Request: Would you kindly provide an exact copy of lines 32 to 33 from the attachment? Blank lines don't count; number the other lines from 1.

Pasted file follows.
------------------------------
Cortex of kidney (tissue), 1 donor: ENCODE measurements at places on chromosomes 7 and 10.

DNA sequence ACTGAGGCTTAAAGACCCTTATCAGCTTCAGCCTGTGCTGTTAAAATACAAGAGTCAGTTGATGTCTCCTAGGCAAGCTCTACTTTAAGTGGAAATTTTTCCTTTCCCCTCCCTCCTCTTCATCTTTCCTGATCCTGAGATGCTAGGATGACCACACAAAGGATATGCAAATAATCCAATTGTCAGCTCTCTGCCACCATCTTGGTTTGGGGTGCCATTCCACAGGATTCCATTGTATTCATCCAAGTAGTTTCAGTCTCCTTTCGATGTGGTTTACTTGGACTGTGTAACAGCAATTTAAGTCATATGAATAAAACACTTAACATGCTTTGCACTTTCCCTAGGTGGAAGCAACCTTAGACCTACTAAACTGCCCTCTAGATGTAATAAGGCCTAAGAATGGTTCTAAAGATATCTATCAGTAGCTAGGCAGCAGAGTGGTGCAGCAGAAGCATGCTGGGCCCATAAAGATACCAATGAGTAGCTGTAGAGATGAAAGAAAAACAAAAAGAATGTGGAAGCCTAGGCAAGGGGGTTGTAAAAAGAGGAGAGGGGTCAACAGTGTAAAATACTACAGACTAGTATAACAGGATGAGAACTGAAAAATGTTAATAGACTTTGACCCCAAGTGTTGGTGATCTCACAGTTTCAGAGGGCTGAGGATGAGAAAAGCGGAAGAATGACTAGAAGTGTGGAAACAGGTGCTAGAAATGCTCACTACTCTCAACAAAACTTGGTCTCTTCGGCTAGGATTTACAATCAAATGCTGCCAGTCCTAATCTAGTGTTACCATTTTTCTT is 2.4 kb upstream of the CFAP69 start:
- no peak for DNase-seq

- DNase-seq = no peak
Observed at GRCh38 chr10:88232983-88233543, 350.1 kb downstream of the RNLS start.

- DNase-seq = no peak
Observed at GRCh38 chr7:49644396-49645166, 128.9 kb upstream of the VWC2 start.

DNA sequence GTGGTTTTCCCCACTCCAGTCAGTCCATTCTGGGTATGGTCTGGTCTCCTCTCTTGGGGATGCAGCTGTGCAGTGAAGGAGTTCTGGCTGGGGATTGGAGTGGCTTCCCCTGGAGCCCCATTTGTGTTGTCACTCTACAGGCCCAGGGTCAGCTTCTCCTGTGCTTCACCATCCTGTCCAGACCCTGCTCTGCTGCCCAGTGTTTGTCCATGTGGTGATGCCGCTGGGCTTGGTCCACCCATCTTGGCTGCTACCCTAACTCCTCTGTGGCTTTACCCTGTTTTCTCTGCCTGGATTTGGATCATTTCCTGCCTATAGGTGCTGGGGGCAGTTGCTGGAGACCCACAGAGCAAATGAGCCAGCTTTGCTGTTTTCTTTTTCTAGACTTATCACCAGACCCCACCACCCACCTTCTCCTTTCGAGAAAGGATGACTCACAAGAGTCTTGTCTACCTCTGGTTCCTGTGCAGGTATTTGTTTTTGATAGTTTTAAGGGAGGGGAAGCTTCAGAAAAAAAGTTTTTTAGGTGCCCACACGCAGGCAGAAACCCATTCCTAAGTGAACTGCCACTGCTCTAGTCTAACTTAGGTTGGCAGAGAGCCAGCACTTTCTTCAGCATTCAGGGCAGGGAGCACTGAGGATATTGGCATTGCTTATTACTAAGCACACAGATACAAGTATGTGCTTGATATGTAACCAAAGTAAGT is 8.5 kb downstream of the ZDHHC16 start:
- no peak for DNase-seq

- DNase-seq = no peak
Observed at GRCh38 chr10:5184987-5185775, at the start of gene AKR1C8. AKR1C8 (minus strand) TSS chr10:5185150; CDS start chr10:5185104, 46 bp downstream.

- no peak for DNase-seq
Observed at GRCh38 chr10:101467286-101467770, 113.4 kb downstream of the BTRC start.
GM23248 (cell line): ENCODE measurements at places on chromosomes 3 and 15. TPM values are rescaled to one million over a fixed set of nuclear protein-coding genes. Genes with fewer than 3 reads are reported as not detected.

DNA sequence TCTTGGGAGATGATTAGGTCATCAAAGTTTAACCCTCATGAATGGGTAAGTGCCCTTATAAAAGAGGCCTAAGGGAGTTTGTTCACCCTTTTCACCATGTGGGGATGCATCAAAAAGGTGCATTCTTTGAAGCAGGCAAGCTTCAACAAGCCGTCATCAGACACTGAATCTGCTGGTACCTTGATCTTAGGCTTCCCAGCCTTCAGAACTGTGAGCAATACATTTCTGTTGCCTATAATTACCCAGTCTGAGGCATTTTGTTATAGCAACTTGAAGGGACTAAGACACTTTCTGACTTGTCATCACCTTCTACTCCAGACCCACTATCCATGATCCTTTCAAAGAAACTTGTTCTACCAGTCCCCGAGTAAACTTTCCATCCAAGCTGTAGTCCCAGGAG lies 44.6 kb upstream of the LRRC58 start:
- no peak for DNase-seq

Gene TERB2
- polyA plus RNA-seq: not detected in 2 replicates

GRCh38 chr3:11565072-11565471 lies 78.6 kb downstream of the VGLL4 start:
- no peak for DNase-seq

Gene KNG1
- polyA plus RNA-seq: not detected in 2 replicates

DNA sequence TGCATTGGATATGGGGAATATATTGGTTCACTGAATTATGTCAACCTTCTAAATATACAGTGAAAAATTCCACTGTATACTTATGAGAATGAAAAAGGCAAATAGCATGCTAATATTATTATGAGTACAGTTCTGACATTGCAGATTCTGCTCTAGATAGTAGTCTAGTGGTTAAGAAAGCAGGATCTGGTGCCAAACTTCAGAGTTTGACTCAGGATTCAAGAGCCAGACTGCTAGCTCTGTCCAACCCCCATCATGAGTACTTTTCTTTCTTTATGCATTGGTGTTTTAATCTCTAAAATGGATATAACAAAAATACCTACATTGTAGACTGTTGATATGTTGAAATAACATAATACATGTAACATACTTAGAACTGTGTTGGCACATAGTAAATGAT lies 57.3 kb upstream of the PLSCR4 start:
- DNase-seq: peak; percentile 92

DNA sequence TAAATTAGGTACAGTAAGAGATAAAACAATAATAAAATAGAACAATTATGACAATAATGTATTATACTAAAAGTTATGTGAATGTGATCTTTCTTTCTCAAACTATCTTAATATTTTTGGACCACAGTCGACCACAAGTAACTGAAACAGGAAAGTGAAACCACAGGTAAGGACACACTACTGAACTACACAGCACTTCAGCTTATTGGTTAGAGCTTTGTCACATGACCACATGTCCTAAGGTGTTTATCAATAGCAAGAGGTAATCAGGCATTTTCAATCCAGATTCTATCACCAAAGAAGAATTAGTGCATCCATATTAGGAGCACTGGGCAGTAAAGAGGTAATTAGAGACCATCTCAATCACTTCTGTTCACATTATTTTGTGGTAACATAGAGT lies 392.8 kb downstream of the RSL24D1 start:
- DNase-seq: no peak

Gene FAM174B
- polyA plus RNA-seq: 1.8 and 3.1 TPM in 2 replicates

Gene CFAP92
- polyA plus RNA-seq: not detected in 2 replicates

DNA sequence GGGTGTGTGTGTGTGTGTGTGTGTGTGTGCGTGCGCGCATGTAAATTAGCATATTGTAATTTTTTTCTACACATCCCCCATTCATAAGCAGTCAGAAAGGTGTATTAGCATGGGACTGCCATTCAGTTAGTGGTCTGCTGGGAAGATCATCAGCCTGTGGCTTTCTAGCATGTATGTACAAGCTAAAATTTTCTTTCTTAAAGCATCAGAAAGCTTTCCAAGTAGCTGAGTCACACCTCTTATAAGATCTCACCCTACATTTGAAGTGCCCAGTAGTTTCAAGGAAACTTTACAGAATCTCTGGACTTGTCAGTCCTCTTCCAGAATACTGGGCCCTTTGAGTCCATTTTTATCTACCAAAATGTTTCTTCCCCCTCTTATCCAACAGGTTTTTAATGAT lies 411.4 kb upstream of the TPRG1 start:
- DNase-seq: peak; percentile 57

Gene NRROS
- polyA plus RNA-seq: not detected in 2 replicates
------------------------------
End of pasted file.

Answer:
- DNase-seq: peak; percentile 57

Gene NRROS